When Love Walked In
As lawyer John Cord and his wife, Kelly, were working their way through their bucket list, they decided it was time to open their doors to a foster child
Published in 2018 Maryland Super Lawyers magazine
By Amy White on December 12, 2017
As my wife, Kelly, and I were checking off our bucket list—education, travel, first house—it felt like time to do something more. Like foster. The credit for this decision, like many things, belongs to my wife. She has a level of empathy that I know will be forever out of reach. When she was younger, she babysat for a family that fostered, and she always knew that if she ever had the means, she would do it.
We were eager to help a child in need; and excited, like any expectant parent, to turn our comparatively unencumbered lives upside down. We filled out forms, took classes, bought a fire extinguisher and had our home inspected. And then we waited. It was a long process, but the waiting was the hardest part. Then it happened. We got our first child, a 6-week-old boy. He was dropped off at our home, straight from hospital discharge due to suspicious, serious injuries. This little baby, his arm bandaged, was completely and totally dependent on us. Kelly and I looked at each other, each afraid to lift him from his carrier. Not only was he a baby (neither of us had much practical experience with babies), but his injuries made him look even more fragile. I put on a brave face, unbuckled him and cradled him. After an intense four months as first-time parents, he went home with a relative. We cried.
But we were hooked. There was more waiting—another two months, and then another baby; a 7-week-old girl. We knew she would likely go back to family. That is, after all, the point of foster care—to reunite the child with birth parents or relatives. When that didn’t happen, as weeks turned into months, we started to hope she would stay with us forever. Months turned into years, and we fell completely in love with her. On Nov. 17, 2012, National Adoption Day, three years after she came to us, we assembled in the Baltimore city circuit courthouse and formalized what we previously thought was unlikely: We were parents, officially and legally. That day ranks as the happiest of my life.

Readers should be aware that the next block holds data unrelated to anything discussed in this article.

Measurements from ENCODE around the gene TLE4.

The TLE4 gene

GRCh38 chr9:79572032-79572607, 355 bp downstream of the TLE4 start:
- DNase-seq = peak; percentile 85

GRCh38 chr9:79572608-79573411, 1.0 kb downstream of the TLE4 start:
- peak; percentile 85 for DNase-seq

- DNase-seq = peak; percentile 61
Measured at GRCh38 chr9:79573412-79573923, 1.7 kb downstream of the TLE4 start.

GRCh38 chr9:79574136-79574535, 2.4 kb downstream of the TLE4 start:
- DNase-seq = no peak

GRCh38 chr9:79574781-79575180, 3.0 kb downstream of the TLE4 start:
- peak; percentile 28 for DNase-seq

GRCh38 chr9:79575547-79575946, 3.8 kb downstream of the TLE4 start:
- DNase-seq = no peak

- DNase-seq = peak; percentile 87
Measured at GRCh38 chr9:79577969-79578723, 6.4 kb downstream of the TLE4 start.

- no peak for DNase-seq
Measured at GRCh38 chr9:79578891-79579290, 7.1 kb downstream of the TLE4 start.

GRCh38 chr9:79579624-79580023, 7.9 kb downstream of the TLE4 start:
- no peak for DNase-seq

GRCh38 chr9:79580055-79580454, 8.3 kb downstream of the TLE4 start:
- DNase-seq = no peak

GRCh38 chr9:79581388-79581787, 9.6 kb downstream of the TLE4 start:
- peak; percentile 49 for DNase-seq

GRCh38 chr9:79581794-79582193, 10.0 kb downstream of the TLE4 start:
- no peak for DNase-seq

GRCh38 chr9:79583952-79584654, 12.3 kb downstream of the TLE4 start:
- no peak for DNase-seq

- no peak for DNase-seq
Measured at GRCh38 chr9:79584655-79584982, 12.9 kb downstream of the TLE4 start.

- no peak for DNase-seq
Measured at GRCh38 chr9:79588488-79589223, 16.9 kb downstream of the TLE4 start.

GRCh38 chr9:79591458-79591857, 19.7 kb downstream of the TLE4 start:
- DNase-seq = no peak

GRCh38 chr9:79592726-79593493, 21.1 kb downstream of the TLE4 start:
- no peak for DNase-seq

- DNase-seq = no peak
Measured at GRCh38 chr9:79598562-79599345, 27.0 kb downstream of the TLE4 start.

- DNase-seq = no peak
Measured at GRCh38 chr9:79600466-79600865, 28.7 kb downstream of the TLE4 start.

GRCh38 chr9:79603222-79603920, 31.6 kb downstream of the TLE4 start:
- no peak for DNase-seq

She’s now 8 and the oldest of our three kids. She loves candy, has perfect penmanship, aces her spelling tests and is incredibly headstrong. Though we’ve fostered a few other children over the years, they were all very temporary. In our blended family, we talk frequently about the adoption and her birth mother. She is incredibly insightful, and her emotions regarding the adoption are complex. We know that her feelings will develop and evolve as she grows, and our goal is to help her along the way.
When people find out we’ve fostered, we usually hear, “I could never do that.” The “that” being giving a child “back.” They think they could never handle the moment when you must let that child go, and live on hope that he or she will be safe. But it’s the right thing to do. And without foster parents, what options would those children have? For our first baby, we were able to give him a good life after a rocky start. We don’t know how he’s doing, but we celebrate his birthday every year.
And you know what? Anyone can do it. In mid-2017, there were 4,636 children in out-of-home placement in Maryland. In Baltimore City alone, there is an average of 112 kids put into the system monthly. Each of those kids needs a family immediately. Sometimes foster families are temporary, sometimes permanent, but they are always critical. Fostering a child is a life-changing experience—for you, and for someone who needs it more.
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